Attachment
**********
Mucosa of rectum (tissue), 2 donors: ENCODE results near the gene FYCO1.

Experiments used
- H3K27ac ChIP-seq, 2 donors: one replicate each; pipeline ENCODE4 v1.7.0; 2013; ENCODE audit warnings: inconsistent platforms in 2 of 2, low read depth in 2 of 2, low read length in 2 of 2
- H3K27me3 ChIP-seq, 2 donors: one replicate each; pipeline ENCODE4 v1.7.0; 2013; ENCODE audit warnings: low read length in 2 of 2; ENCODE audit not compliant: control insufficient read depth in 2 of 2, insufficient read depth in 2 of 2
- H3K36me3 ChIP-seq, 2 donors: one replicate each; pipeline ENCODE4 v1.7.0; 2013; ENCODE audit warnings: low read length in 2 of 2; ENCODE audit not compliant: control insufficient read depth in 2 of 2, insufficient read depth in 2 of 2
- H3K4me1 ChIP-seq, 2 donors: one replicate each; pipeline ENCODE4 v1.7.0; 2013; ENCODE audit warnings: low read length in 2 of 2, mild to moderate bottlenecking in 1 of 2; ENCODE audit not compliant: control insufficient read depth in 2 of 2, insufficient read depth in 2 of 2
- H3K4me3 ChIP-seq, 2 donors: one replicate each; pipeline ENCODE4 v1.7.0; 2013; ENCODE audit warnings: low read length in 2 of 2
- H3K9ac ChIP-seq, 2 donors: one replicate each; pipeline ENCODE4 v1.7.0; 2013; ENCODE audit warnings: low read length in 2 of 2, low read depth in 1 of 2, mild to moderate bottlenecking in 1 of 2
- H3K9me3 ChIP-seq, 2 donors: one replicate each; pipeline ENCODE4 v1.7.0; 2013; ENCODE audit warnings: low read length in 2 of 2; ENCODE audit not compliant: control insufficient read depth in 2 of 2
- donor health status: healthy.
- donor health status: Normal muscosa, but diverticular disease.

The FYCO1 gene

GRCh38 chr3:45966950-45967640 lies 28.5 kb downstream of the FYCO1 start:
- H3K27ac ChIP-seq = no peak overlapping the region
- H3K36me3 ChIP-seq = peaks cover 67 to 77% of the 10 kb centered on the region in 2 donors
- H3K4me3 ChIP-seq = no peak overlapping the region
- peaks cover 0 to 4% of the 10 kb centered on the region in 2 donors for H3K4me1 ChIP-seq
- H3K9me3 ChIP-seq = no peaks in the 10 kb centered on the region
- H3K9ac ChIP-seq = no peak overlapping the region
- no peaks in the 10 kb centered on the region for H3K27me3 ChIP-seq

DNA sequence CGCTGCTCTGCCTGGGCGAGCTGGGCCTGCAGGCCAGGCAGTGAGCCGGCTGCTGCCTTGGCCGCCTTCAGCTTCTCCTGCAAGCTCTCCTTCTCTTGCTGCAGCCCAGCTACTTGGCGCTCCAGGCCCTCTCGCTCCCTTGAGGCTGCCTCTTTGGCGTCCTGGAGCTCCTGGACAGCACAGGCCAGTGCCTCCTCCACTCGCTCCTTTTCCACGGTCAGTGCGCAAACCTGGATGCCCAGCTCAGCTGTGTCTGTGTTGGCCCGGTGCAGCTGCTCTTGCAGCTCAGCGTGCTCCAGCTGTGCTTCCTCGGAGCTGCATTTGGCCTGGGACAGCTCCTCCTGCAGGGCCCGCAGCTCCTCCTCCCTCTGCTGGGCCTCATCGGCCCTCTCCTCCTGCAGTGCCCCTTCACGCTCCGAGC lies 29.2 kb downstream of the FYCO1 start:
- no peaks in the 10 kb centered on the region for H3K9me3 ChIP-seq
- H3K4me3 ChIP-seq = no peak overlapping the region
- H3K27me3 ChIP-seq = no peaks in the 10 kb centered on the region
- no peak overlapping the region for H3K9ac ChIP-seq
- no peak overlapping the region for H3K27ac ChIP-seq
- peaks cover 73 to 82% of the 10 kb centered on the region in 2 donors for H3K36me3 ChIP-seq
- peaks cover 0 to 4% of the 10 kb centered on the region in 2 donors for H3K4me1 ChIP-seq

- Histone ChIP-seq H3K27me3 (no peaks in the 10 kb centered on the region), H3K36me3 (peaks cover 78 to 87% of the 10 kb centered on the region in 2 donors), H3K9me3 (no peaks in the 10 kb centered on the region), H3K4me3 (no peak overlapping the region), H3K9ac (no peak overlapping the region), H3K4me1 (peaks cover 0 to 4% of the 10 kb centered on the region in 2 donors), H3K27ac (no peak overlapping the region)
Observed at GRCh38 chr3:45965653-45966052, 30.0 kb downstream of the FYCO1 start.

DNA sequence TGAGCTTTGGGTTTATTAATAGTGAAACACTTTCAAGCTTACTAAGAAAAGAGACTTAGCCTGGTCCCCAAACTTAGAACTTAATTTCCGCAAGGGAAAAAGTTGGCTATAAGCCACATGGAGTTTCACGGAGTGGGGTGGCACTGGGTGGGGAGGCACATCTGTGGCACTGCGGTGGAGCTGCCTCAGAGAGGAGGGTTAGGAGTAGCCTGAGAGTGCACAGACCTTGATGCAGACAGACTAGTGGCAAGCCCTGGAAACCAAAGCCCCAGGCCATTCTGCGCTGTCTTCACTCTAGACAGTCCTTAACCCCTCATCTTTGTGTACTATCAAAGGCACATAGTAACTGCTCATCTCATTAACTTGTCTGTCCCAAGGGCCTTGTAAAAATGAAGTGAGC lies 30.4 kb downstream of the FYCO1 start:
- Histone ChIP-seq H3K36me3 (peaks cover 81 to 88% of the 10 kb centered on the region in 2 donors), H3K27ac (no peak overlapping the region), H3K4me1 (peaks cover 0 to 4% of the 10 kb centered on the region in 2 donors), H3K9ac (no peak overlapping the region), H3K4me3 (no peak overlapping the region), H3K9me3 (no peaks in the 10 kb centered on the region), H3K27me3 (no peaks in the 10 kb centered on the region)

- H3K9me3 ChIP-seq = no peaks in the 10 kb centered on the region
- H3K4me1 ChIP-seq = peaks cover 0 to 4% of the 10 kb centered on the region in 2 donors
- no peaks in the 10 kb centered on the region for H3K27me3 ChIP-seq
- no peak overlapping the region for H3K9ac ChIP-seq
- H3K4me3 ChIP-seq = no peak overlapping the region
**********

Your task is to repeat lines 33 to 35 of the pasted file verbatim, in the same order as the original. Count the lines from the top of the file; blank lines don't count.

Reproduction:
- H3K9me3 ChIP-seq = no peaks in the 10 kb centered on the region
- H3K4me1 ChIP-seq = peaks cover 0 to 4% of the 10 kb centered on the region in 2 donors
- no peaks in the 10 kb centered on the region for H3K27me3 ChIP-seq